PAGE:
J25.2 Exploring Relationships between PM10, Aerosol Optical Depth, and Suspected Meningitis Cases During West Africa’s 2006−2012 Dry Seasons

Tuesday, 9 January 2018: 10:45 AM
Room 17B (ACC) (Austin, Texas)
Lauren Deanes, Penn State Univ., Univ. Park, PA; and M. Gueye and G. S. Jenkins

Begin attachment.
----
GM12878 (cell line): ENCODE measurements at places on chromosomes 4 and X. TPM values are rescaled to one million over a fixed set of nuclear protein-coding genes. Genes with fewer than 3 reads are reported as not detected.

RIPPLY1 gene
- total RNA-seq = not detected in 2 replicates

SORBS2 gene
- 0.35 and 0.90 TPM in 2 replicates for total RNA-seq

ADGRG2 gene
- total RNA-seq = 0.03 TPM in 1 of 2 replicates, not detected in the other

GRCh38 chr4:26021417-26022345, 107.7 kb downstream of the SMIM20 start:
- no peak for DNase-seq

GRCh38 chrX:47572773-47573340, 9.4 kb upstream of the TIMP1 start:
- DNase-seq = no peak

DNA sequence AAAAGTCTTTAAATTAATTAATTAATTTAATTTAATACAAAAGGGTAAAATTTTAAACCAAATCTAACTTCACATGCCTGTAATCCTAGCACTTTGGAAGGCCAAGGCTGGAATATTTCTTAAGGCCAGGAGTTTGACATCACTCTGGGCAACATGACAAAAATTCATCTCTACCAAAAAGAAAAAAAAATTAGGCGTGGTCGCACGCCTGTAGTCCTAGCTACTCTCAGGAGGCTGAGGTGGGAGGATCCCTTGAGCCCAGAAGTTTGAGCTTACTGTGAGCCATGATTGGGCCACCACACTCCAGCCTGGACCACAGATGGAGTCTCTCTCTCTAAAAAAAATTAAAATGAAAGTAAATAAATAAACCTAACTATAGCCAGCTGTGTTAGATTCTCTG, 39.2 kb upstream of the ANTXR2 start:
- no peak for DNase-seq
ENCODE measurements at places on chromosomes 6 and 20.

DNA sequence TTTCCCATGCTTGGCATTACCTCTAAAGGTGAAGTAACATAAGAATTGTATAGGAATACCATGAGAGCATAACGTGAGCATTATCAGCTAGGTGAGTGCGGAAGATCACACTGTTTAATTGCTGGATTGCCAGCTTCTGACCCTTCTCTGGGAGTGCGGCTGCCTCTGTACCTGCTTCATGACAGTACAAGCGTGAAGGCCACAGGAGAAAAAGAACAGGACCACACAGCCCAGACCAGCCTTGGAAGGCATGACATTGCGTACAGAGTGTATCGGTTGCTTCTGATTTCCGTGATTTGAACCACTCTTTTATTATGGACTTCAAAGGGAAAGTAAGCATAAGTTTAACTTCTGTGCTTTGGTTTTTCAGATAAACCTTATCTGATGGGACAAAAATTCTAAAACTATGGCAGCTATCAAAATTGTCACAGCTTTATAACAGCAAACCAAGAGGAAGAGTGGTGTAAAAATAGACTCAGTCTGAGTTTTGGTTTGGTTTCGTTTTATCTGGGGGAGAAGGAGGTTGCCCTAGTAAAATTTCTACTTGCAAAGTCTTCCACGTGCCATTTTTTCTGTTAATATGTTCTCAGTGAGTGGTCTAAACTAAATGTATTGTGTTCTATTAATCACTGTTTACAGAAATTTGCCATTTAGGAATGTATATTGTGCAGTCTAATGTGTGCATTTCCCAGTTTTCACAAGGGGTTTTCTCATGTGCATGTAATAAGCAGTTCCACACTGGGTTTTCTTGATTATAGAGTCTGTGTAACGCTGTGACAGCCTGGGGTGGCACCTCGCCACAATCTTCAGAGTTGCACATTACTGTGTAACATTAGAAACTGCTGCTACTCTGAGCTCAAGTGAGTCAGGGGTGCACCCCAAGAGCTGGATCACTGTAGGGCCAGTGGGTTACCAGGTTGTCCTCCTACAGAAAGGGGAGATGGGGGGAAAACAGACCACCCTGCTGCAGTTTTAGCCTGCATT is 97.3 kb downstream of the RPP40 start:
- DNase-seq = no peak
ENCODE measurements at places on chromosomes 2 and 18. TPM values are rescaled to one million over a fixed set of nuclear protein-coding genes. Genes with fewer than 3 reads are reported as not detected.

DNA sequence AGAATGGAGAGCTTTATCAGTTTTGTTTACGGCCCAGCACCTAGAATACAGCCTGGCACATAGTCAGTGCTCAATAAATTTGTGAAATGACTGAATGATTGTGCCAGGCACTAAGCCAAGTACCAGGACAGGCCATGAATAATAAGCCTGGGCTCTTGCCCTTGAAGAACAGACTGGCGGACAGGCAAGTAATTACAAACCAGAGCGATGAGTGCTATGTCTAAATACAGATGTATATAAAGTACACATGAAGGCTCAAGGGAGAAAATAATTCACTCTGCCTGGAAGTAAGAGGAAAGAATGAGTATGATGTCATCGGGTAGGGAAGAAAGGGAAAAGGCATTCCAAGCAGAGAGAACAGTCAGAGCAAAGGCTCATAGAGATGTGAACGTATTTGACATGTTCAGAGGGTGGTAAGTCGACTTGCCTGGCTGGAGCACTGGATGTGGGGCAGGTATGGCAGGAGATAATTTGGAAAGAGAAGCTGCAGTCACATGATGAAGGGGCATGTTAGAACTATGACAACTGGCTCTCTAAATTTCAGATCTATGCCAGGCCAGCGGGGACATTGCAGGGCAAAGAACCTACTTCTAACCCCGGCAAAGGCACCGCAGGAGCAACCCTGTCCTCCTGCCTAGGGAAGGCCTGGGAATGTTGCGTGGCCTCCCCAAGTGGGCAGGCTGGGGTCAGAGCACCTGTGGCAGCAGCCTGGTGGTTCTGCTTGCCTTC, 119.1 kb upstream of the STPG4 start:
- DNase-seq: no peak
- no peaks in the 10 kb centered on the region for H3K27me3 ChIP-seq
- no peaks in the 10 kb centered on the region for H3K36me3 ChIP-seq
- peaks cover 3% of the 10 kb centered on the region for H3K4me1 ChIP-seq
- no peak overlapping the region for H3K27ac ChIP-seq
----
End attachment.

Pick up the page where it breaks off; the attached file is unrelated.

Mali, Niger, and Senegal are located on the western side of the Meningitis Belt, a section of northern Africa that experiences endemic levels of meningitis during the dry seasons (January-April). Likewise, these west African countries can also be exposed to unhealthy levels of particulate matter due to dust storm-related influxes of Saharan dust. The previously mentioned issues prompt us to investigate the relationship between air quality and suspected meningitis cases in this region. Currently, there is little known about the annual and monthly trends associated with these environmental variables during the dry seasons. To establish relationships between air quality and suspected meningitis cases in west Africa, we analyze and present: PM10 surface observations used in Marticorena et al (2010) and Diokhane et al (2016); aerosol optical depth (AOD) data from NASA’s MODIS-Terra Deep Blue product and the Aerosol Robotic Network (AERONET); and suspected meningitis case data from World Health Organization archives. All data are from dry seasons between 2006 and 2012. Our study focuses on the west African countries of Mali, Niger, and Senegal. Results regarding annual and monthly dry season relationships between PM10, AOD, and suspected meningitis cases in west Africa will be presented. This research can potentially contribute to existing literature regarding the prediction of meningitis spread due to environmental variables.
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